By Elena Bunker

With the 2020 race for president showing no signs of slowing down, the most recent past debate was on September 12th. The Democratic National Committee (DNC) upped the requirements to be on stage, and out of a list of nearly 20 candidates, only 10 qualified. Andrew Yang, Elizabeth Warren, Bernie Sanders, Kamala Harris, Beto O’Rourke, Pete Buttegieg, Amy Klobuchar, Julián Castro, and Joseph R. Biden all took the stage that night. The debate passed in a flurry of new ideas, jabs at President Trump, and discussion, but in case you missed it, here are some key moments. 

  1. #Yang’sDebateSurprise

Entrepreneur Andrew Yang unveiled a surprise he’d been hinting at on Twitter with the hashtag above, announcing that through his campaign site (yang2020.com), he’d be giving away $1000 a month to 10 American families, with the prizes totaling $120,000. This announcement directly correlates with one of the biggest running points of his campaign, known by his supporters as the “Freedom Dividend”, or more simply, UBI (Universal Basic Income). The idea is to help alleviate poverty and also reduce the number of separate welfare systems by giving every American adult over 18 $1000 a month. 

2. Healthcare

The first topic of heated debate that came up was how to improve the American Healthcare system. While all of the candidates are proponents of universal healthcare, how best to do it was discussed heavily. Sanders reiterated quite clearly that he “wrote the damn bill” for Medicare For All, and Warren argued that M4A would be beneficial to middle-class families by allowing them to pay less. Sanders again continued that a single-payer system would be better than what we have currently. Buttegieg and Biden were on the same page, both for a system that would leave an option for private healthcare so that citizens who like their current plans could keep it and not be forced to switch over to a government-run system, with Buttegieg remarking “I trust the American people to make the right choice for them, why don’t you?”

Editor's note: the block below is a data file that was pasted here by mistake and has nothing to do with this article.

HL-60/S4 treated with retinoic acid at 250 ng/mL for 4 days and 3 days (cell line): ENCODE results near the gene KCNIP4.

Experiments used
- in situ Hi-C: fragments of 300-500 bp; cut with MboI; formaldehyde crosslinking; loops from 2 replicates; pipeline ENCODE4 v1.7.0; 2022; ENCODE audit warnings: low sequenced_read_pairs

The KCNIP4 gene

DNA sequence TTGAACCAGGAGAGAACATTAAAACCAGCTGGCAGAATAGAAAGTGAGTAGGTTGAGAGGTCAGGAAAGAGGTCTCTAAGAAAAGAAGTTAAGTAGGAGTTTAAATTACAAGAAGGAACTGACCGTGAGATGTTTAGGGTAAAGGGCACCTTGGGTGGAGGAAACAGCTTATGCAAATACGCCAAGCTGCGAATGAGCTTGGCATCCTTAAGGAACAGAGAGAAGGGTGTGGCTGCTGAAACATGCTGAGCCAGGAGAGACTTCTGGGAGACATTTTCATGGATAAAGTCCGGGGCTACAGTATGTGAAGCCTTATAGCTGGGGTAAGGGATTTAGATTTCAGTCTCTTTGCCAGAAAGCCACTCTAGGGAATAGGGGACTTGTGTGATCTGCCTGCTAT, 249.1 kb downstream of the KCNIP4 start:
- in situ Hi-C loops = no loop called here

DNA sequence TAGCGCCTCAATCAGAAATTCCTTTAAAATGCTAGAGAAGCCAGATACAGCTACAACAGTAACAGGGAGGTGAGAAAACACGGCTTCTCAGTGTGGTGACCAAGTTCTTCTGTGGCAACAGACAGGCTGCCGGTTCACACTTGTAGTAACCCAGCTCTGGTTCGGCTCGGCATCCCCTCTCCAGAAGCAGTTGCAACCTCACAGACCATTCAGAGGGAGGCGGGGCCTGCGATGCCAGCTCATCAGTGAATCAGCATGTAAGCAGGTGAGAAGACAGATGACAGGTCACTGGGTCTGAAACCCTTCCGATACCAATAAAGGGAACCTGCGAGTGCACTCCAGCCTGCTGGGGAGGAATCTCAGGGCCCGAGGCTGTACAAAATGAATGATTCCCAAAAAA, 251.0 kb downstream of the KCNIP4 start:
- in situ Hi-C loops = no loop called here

3. Joe Biden and Deportation

One of the moderators of this debate was Jorge Ramos, who is Latino. Biden was asked about his involvement in Obama-era deportations, whether or not he was prepared to denounce/apologize for his actions then, and why Latino voters should trust and vote for him. When replying, he faltered and didn’t answer the question completely, if at all. He instead chose to divert the topic and turn the table to speaking about the human rights abuses under the Trump administration at the border, and oddly, the Violence Against Women Act. 


4. Gun Control

As of late, with the stark increase in gun violence (especially in schools and at events), it makes perfect sense that this would be another topic that would surface. The shooting in Parkland, Florida at Marjorie Stoneman Douglas High School was a wake-up call for the nation, starting a huge conversation about what is to be done with this critical issue. The debate was held in Houston, with the nearby city of El Paso having recently been devastated by a mass shooting at a Walmart where 22 people died. A Texan himself, O’Rourke made the applause-rousing comment of “Hell yes, we’re going to take your AK-47s.”Prior to that, Harris had been discussing how better to deal with gun violence with Biden, proposing executive action, which was quickly criticized by Biden, saying “Let’s be constitutional.”Harris quickly fired back with a retort, “Hey, Joe, instead of saying, ‘No, we can’t,’ let’s say, ‘Yes, we can.’”

All in all, September’s debate was an eye-opening one for many, where people were able to see where the frontrunners stood on important issues, though not everything was addressed. Since then, more information has been released regarding the race, including how much money was raised in the third quarter for each candidate. Unexpectedly, Andrew Yang saw the most increase in funds, going from $2.8 million donated in the second quarter to $10 million donated in a third, a 257% increase. For Ohio at least, we’ve got a few more months ahead of us until the voting begins and a nominee is chosen. While most of us aren’t able to vote yet, we can, however, influence our parents’ choices. So, if you care about your future, and want to see a change in the human condition as much as me, I encourage you to stay updated and read up on some of these candidates and discuss how you feel in regards to each.

Posted by:hbinretrospect

Reporting not for school, but for life.

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